Symphony and Maintenance of Seized Ships: Experimenting U.S Maritime Court’s Practice in Nigeria



Maintaining and managing a seized ship is an important aspect of the Maritime Industry globally. In countries like the United States, measures have been put in place to ensure that when ships are seized in lieu of a maritime proceeding, such ships are adequately managed and maintained for that period. In contrast, when a ship is seized in Nigeria, there is little to no guarantee that the vessel will be maintained efficiently by the body responsible for its management. It is therefore essential to investigate the reason for such lack of guarantee and how it can be solved to improve the state of affairs in the country’s maritime sector. This research adopted a doctrinal method of research through analysis of statutory provisions as well as cases to use the power of reasoning to collect data from the use of Law textbooks, articles in journals, and various online resources. This paper aims to is to discuss the instances where states can seize ships, the procedure of arrest in Nigeria, forfeiture of ships and make a comparison to the procedure adopted in the Maritime Sector of the U.S, the challenges faced by the Nigerian Maritime Sector and recommendations on how ships can be better maintained through the establishment of Maritime or Admiralty Court and the posting of a bond by the owner of a seized ship for its release pending the determination of the maritime proceedings in court as practice in the US.


Court, Maintenance, Maritime Ship, Symphony


Abdulrasheed Bawa, 90 ships seized by EFCC rot away in Lagos, others accessed on January 15, 2022, at

Abdulrazaq O. Abdulkadir, (2016), “Nigerian Maritime Administration and Safety Agency: An Explication of its Powers of Enforcement in Nigerian Maritime Domain,” the University of Jos Law Journal, Vol. 11, at page 172.

David Osler, When can a state seize a vessel? Lloyd’s List (2019) accessed on January 15, 2021, at

Emeka Opara, Nigeria: Arrest of Ships In Nigeria: An Overview of the Procedure Kenna Partners Mondaq (2021) accessed on January 20, 2022, at

Federal High Court Act, Laws of Federation of Nigeria 2004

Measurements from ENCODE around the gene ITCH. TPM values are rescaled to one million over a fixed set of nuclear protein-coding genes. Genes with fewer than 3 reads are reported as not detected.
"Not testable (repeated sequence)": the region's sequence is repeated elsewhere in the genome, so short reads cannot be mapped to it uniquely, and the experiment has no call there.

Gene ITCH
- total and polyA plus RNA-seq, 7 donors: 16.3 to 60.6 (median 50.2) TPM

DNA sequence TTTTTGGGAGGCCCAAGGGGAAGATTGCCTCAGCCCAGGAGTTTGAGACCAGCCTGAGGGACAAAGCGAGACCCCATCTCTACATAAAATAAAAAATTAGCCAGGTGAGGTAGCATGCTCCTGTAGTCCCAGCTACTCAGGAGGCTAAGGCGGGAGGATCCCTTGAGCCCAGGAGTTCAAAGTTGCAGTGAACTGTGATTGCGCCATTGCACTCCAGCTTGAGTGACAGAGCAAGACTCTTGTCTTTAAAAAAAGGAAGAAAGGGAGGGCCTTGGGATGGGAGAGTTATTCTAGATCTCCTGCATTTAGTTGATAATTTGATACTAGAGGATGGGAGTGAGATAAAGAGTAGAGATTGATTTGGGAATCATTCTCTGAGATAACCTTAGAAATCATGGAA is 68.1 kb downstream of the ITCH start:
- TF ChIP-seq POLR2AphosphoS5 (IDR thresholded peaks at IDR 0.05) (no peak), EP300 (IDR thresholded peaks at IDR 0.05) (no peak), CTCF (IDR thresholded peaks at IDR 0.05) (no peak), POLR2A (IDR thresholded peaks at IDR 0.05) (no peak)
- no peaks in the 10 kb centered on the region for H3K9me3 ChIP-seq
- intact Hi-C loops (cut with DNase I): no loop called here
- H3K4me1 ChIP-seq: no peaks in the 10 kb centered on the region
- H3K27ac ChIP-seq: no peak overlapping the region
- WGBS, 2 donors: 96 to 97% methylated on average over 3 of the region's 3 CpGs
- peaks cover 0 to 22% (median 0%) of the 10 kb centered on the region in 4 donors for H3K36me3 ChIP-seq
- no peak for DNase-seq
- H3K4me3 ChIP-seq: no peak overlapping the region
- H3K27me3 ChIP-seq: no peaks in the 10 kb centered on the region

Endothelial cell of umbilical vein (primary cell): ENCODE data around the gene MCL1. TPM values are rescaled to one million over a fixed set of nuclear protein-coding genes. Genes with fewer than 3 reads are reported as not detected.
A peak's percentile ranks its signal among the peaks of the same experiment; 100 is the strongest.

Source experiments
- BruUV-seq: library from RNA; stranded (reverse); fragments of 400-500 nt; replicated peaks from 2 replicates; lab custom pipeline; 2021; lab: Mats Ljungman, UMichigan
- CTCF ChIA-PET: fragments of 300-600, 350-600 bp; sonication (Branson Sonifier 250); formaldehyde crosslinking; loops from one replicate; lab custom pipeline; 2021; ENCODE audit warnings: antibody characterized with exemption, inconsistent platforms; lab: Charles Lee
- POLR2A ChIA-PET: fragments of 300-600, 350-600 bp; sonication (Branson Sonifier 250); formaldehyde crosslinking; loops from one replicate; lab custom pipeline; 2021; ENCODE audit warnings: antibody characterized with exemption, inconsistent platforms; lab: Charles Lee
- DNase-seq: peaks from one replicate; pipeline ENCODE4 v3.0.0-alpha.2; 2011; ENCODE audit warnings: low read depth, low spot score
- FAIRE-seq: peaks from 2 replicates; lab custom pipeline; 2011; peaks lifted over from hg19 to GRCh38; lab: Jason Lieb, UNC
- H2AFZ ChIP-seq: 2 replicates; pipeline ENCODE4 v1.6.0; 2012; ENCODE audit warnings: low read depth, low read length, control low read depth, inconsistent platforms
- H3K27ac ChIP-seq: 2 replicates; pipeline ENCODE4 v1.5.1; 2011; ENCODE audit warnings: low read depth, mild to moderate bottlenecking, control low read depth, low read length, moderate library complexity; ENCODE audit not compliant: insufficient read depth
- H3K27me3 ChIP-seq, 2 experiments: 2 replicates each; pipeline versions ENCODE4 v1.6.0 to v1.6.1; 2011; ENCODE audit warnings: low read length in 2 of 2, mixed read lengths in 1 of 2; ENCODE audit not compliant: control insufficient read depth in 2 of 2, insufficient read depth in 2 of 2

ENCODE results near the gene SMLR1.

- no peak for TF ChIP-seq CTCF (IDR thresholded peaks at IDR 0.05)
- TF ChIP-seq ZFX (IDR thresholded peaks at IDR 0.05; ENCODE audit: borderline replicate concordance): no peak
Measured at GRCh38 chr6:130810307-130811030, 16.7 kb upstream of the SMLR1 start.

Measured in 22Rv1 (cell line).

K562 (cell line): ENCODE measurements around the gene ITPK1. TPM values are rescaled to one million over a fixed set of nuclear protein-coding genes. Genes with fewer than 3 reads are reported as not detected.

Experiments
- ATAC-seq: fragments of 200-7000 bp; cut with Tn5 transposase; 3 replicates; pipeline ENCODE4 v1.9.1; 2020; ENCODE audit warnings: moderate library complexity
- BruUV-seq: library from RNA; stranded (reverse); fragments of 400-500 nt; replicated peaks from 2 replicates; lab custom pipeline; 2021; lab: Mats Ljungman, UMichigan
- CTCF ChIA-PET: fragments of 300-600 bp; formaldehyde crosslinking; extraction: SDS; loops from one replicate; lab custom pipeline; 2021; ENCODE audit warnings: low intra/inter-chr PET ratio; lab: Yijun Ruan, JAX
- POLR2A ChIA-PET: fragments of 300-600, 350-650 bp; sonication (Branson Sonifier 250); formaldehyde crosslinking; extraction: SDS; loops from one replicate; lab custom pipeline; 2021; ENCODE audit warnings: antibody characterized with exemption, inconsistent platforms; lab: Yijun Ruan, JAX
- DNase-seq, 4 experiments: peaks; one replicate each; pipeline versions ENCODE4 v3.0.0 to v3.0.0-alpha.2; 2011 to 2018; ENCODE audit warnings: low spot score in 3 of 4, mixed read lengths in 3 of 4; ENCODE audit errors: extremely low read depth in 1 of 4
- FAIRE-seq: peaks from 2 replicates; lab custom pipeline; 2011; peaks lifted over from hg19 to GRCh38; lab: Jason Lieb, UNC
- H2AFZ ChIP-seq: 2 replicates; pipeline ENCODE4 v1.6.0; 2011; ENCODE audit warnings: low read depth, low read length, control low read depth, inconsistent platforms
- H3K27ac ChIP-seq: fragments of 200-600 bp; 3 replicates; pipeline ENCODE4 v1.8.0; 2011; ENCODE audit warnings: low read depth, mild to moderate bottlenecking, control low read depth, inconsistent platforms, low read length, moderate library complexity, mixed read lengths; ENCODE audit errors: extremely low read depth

Federal High (Court Civil Procedure) Rules, 2019

IMO.International Safety Management (ISM) Code/Guidelines on implementing the ISM Code, London, 1997.

K.K Anele, A Comparative Analysis of the Arrest of Ship Procedures in Nigeria and Korea: The Need for a Paradigm Change, Journal of Korean Law (2020) Vol. 19, 191-226 p.224.

K.K Anele, Rethinking the arrest of ship regime in Nigeria Commonwealth Law Bulletin, (2019) Vol. 0, No. 0, 1–28 available at

Mike Vaughn, Maritime Practise and Procedure: Arrest of Vessel Maritime Law Center accessed on January 15, 2022

Order 3 Rule 3 AJPR 2011.

Order 3 Rule 3(2), Admiralty Jurisdiction Procedure Rules (AJPR) 2011.

The Admiralty Jurisdiction Act of 1991.

The Admiralty Jurisdiction Rules of 2011.

Thomas J. Schoenbaum, Admiralty, and Maritime Law (Fifth ed., Thomas Reuters: St. Paul, MN 2012) 895.

Udora Orizu, Navy: Maintenance of Seized Vessels Affecting our Finances (2021) available at

Zweigert K. and Kotz H. Introduction to Comparative Law, (Oxford: Clarendon Press, 1987), p.5.


Download data is not yet available.
Total Abstract Views: 38 | Total Downloads: 45



  • Abdulrazaq Owolabi Abdulkadir University of Ilorin, Nigeria
  • Saheedat Owolabi Lawal University of Ilorin, Nigeria



How to Cite

Abdulkadir, Abdulrazaq Owolabi, and Saheedat Owolabi Lawal. 2023. “Symphony and Maintenance of Seized Ships: Experimenting U.S Maritime Court’s Practice in Nigeria”. Fiat Justisia: Jurnal Ilmu Hukum 17 (2):179-92.